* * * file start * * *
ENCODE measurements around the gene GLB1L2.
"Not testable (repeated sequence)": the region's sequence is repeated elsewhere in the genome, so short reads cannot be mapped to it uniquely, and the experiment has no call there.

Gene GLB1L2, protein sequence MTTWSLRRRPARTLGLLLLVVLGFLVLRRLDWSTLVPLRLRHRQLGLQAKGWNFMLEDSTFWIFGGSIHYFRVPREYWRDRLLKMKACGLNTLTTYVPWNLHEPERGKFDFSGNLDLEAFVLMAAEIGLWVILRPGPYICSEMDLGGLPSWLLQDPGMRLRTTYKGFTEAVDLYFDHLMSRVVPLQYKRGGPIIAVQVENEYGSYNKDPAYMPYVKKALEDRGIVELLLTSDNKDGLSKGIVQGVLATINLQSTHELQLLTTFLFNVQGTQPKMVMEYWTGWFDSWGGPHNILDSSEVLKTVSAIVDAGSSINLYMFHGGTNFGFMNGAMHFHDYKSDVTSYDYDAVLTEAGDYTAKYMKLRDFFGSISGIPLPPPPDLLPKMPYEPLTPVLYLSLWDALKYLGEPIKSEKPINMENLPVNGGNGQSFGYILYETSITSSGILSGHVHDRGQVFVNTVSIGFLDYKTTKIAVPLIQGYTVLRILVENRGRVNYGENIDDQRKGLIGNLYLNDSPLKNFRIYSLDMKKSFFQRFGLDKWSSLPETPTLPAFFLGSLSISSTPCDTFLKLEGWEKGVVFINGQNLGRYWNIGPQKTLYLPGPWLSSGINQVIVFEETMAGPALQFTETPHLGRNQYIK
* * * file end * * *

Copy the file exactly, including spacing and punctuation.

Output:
ENCODE measurements around the gene GLB1L2.
"Not testable (repeated sequence)": the region's sequence is repeated elsewhere in the genome, so short reads cannot be mapped to it uniquely, and the experiment has no call there.

Gene GLB1L2, protein sequence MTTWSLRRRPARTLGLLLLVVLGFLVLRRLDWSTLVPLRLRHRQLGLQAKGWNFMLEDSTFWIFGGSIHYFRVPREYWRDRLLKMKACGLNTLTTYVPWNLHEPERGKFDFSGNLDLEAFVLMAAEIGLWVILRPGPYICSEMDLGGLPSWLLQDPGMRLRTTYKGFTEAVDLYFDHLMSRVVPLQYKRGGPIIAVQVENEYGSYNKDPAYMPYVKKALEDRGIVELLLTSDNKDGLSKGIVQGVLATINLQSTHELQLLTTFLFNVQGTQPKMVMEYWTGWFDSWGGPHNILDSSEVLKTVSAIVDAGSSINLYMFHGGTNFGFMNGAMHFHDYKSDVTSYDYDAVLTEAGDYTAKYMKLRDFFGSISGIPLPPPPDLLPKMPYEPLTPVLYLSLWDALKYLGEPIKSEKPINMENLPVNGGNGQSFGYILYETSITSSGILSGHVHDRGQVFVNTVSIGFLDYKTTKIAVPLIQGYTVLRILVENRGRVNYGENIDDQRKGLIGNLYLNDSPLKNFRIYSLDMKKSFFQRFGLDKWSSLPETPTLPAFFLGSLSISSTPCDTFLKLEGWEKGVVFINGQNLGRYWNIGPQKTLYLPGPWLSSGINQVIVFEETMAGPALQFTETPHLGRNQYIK